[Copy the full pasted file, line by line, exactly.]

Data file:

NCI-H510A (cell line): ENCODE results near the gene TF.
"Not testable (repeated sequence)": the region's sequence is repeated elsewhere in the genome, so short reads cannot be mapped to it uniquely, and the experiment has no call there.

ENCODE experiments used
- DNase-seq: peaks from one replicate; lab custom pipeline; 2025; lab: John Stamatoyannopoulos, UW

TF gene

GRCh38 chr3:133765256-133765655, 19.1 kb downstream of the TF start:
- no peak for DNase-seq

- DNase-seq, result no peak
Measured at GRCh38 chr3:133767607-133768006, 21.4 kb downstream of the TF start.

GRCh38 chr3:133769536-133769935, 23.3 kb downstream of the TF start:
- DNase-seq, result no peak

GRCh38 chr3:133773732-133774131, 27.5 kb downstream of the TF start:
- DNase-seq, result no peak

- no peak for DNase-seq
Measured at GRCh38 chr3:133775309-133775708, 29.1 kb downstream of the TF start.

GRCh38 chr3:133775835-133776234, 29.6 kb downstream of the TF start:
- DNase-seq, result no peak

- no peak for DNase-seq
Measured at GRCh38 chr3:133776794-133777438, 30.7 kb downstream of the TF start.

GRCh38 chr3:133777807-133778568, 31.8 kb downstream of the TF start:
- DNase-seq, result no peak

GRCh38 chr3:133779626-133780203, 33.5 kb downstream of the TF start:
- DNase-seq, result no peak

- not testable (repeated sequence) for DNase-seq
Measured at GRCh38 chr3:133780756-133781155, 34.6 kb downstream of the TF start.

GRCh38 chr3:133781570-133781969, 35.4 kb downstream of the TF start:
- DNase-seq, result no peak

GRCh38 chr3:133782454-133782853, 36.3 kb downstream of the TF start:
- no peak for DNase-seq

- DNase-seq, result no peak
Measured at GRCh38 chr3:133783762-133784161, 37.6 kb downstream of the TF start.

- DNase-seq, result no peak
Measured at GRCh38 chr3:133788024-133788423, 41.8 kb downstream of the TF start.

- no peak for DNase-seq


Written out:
NCI-H510A (cell line): ENCODE results near the gene TF.
"Not testable (repeated sequence)": the region's sequence is repeated elsewhere in the genome, so short reads cannot be mapped to it uniquely, and the experiment has no call there.

ENCODE experiments used
- DNase-seq: peaks from one replicate; lab custom pipeline; 2025; lab: John Stamatoyannopoulos, UW

TF gene

GRCh38 chr3:133765256-133765655, 19.1 kb downstream of the TF start:
- no peak for DNase-seq

- DNase-seq, result no peak
Measured at GRCh38 chr3:133767607-133768006, 21.4 kb downstream of the TF start.

GRCh38 chr3:133769536-133769935, 23.3 kb downstream of the TF start:
- DNase-seq, result no peak

GRCh38 chr3:133773732-133774131, 27.5 kb downstream of the TF start:
- DNase-seq, result no peak

- no peak for DNase-seq
Measured at GRCh38 chr3:133775309-133775708, 29.1 kb downstream of the TF start.

GRCh38 chr3:133775835-133776234, 29.6 kb downstream of the TF start:
- DNase-seq, result no peak

- no peak for DNase-seq
Measured at GRCh38 chr3:133776794-133777438, 30.7 kb downstream of the TF start.

GRCh38 chr3:133777807-133778568, 31.8 kb downstream of the TF start:
- DNase-seq, result no peak

GRCh38 chr3:133779626-133780203, 33.5 kb downstream of the TF start:
- DNase-seq, result no peak

- not testable (repeated sequence) for DNase-seq
Measured at GRCh38 chr3:133780756-133781155, 34.6 kb downstream of the TF start.

GRCh38 chr3:133781570-133781969, 35.4 kb downstream of the TF start:
- DNase-seq, result no peak

GRCh38 chr3:133782454-133782853, 36.3 kb downstream of the TF start:
- no peak for DNase-seq

- DNase-seq, result no peak
Measured at GRCh38 chr3:133783762-133784161, 37.6 kb downstream of the TF start.

- DNase-seq, result no peak
Measured at GRCh38 chr3:133788024-133788423, 41.8 kb downstream of the TF start.

- no peak for DNase-seq